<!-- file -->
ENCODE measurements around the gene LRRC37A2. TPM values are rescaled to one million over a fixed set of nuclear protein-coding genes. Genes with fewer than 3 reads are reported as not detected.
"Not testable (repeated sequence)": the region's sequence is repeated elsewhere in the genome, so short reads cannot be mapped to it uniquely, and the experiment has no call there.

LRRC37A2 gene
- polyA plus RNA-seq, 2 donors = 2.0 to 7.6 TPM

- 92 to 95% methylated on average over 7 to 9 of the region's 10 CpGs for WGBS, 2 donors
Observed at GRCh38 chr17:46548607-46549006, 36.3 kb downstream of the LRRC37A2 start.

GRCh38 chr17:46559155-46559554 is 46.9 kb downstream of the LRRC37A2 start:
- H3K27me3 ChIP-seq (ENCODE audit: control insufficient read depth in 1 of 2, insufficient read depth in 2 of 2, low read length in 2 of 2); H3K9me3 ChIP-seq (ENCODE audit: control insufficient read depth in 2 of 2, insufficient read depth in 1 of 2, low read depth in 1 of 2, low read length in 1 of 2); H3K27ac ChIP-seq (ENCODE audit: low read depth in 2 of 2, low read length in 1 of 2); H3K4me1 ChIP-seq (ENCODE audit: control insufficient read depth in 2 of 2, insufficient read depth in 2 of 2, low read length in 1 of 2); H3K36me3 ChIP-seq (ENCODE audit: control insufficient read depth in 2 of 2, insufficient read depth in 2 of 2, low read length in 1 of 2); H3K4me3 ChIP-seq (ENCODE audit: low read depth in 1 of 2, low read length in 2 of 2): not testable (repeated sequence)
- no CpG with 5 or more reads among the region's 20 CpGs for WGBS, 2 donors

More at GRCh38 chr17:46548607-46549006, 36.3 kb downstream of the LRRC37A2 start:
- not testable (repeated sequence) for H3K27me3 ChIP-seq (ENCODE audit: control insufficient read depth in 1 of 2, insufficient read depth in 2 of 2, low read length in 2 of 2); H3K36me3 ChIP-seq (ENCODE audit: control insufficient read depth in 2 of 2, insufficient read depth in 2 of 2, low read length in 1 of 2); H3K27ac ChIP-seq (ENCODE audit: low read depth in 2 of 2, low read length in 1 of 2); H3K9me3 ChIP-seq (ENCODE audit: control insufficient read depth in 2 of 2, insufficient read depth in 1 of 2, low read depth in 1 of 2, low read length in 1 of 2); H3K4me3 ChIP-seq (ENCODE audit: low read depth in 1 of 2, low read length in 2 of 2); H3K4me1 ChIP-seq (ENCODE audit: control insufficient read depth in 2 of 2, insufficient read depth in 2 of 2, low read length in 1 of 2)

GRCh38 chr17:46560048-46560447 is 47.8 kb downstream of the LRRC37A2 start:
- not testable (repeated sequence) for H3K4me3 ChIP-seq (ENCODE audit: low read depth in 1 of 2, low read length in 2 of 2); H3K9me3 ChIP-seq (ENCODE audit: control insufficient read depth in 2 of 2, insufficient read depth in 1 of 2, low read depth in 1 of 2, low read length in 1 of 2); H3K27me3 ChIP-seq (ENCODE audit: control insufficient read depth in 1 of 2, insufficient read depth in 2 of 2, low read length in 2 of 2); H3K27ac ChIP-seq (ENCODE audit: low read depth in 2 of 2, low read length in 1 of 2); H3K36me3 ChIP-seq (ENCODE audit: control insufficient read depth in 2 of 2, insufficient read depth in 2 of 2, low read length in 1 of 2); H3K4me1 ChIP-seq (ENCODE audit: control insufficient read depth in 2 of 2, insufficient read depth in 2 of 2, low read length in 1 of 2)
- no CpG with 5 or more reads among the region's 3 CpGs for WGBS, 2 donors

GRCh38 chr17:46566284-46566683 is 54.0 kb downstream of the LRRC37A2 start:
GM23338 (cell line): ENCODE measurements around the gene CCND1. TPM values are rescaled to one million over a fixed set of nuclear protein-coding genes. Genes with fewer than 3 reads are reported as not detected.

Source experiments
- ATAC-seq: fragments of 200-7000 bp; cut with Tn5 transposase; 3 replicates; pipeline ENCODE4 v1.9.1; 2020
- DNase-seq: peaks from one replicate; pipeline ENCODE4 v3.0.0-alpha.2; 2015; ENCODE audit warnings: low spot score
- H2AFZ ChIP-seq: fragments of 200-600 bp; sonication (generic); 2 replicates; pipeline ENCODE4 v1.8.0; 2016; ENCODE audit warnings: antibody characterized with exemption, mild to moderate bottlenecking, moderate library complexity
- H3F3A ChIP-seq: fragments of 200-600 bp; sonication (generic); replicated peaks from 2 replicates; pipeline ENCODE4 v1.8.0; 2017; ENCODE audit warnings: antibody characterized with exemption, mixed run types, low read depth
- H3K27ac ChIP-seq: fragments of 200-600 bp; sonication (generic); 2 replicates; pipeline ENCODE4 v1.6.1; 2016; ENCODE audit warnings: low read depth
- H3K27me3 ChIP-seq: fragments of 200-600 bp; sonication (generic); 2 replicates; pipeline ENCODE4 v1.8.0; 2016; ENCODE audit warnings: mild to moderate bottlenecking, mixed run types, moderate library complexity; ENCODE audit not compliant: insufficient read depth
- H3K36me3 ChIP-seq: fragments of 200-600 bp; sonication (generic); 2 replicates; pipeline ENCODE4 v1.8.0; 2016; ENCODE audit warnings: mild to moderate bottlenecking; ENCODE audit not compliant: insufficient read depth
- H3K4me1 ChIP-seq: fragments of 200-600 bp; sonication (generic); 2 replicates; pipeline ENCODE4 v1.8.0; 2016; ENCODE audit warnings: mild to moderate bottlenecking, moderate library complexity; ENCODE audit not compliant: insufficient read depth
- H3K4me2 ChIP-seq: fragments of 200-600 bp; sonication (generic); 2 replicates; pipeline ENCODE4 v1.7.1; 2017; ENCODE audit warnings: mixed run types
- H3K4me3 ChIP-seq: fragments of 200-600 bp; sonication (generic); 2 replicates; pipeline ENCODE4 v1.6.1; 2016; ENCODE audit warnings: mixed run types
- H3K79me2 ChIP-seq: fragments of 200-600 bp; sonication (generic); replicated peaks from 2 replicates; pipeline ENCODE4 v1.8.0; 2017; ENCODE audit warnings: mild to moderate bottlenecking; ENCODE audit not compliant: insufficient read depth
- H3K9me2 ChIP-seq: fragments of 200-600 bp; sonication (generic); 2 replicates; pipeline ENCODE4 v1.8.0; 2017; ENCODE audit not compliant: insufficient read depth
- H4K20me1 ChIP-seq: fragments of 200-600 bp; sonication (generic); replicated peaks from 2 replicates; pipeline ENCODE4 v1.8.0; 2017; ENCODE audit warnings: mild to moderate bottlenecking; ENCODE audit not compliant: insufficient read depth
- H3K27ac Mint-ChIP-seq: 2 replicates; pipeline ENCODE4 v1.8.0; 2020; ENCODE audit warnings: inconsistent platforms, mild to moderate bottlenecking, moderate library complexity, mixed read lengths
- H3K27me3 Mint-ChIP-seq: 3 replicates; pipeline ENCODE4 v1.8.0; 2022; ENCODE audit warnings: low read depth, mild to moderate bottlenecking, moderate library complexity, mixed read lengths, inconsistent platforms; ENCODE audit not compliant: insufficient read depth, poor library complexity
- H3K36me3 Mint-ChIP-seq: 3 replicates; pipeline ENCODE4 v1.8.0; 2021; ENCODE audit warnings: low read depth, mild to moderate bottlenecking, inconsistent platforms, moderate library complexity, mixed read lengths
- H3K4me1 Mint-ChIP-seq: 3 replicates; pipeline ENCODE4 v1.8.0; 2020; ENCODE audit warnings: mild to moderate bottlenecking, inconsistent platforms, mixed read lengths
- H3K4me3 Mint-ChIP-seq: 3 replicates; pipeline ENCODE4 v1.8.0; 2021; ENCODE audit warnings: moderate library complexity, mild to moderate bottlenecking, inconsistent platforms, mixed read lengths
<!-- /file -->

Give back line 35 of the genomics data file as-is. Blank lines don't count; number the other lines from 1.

- H3K4me3 Mint-ChIP-seq: 3 replicates; pipeline ENCODE4 v1.8.0; 2021; ENCODE audit warnings: moderate library complexity, mild to moderate bottlenecking, inconsistent platforms, mixed read lengths